7. The villains are stronger than the society; the society is weak and ineffectual, unable to defend itself or punish the villains.
8. The hero initially avoids involvement in the conflict.
9. There is a past history, or some kind of symmetry or respect between the hero and villain(s).
10. The villains do something particularly evil or personal to draw the hero in.
11. A representative of the Democratic Party, I mean society, asks the hero to give up his revenge.
12. The hero fights the villains.
13. The hero defeats the villains.
14. The society is safe.
15. The hero gives up his special status, the society accepts the hero, and the hero enters society.
I remember as a kid, seeing the film True Grit, the one for which John Wayne received an Oscar. On the surface, it is only a mediocre film, but I saw it again on TV a few years back, and I remember being extremely impressed with what I realized was an entirely allegorical plot that touches in some way on most of the elements described above. I’ll just hit a few highlights.
The film begins with 14-year-old Mattie Ross looking for someone to hunt down the man who killed her father and bring him to justice. Initially the straight-laced and annoyingly sanctimonious Mattie wants to work within the system, and repeatedly makes reference to her fancy lawyer, who you might say is analogous to the entirely ineffectual UN, or to “international law.” Mattie could have had her pick of lawmen, but in the end chooses the aging Cogburn for the job, because she believes he possesses “true grit.”
Interestingly, Cogburn is depicted as someone who is entirely on the fringes of society--actually, beyond the fringe. Like Presidents Bush or Reagan, he would never be accepted by the elite and effete standard-bearers of society. While not a criminal, he is also not a member of society. In fact, he is a fat, one-eyed drunk who lives with a cat and a “chinaman,” playing cards all day. The obvious message is that society, in order to protect itself, may have to rely upon slightly unsavory people who are not properly members of it--violent and “uncivilized” men who care much more about freedom, honor and justice than mere law and order.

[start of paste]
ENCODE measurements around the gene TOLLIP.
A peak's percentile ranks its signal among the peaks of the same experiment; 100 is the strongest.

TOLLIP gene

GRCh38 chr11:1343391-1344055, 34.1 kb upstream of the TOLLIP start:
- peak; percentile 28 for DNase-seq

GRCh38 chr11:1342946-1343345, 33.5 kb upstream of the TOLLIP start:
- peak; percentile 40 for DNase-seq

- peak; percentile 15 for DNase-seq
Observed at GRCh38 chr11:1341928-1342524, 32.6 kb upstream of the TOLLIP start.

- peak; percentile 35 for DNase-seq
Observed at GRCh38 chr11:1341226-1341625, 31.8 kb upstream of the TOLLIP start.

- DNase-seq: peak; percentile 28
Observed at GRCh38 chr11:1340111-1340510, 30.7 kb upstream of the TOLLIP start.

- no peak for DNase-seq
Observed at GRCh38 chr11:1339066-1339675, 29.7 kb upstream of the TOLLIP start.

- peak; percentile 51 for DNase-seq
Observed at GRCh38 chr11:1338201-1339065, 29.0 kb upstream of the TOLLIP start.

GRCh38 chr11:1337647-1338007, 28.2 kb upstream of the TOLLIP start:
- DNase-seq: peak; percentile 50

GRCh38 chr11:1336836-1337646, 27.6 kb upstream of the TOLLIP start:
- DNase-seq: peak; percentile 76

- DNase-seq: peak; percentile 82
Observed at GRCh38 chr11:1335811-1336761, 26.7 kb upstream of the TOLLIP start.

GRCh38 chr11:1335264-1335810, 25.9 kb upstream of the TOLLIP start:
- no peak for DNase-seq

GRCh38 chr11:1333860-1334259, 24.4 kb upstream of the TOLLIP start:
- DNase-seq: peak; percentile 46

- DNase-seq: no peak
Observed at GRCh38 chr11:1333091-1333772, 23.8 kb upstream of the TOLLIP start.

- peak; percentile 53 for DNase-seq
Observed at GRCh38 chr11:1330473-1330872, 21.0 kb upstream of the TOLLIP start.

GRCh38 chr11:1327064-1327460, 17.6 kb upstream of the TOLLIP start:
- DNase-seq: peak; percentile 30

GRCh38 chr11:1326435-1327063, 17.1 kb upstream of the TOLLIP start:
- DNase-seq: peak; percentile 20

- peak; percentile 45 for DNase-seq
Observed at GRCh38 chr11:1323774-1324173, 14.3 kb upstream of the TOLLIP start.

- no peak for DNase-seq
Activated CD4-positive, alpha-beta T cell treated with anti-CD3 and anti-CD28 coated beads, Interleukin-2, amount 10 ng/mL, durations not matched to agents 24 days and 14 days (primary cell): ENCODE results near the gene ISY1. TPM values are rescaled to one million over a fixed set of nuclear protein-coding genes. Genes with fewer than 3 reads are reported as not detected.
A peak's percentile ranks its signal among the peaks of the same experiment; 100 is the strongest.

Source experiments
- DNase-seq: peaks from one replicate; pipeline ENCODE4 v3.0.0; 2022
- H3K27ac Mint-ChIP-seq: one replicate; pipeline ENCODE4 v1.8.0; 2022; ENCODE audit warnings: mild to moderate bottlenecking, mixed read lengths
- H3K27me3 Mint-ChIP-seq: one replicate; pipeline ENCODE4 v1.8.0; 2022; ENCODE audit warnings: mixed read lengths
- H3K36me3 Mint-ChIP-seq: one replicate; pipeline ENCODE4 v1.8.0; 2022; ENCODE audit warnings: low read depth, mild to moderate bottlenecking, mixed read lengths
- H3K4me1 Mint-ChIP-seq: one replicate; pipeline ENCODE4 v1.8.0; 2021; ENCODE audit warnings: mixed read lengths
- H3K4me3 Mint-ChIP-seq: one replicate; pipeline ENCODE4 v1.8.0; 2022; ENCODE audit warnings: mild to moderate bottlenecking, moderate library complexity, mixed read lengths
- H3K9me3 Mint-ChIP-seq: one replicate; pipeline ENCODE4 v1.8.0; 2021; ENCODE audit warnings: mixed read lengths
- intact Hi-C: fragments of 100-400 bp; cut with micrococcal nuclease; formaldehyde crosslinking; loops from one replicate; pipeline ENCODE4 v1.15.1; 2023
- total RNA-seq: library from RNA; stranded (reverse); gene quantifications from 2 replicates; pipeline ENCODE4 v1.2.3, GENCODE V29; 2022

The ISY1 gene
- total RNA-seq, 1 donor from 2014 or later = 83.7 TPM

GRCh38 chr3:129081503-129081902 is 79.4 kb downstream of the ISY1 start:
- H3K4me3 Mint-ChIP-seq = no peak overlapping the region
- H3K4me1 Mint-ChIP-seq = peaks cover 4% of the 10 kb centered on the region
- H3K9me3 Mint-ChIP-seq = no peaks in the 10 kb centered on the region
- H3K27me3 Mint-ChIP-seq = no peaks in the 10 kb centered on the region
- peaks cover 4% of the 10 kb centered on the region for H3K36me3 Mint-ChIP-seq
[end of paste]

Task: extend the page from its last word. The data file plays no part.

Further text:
Cogburn’s exceptional ability is revealed during a drunken rant, when he pulls his gun and blows away a hungry rat in the far corner of the room. Mattie hires him to catch the killer, Tom Chaney, but only in order to bring him back alive so that he can be properly tried. As a typical liberal, she wants this to be a police action, not a war. For his part, Cogburn has no interest whatsoever in the legal system or in bringing Chaney back alive. He is his own justice system--in fact, he represents justice as such, and will be just as happy to blow Chaney away and be done with it.
An interesting father-daughter dynamic develops between Mattie, who represents law, and Cogburn, who represents primordial, pre-civilized justice. At first, there is even a pronounced gender confusion in the tomboy Mattie, who has a brittle sort of compensatory pseudo-masculinity symbolized be a ridiculously oversized and impractical gun that is "all for show," like the French army.
The transformational moment occurs in the plot when Mattie is captured by Chaney. I forget how, but she somehow falls into a snake pit, which obviously represents the underworld, or hell. In short, she suddenly finds herself in a dangerous and deadly place that is completely outside the illusory safety of society. Rooster--and only Rooster--can save her, by descending into hell and snatching her out. Sort of like a psychoanalyst, only with guns.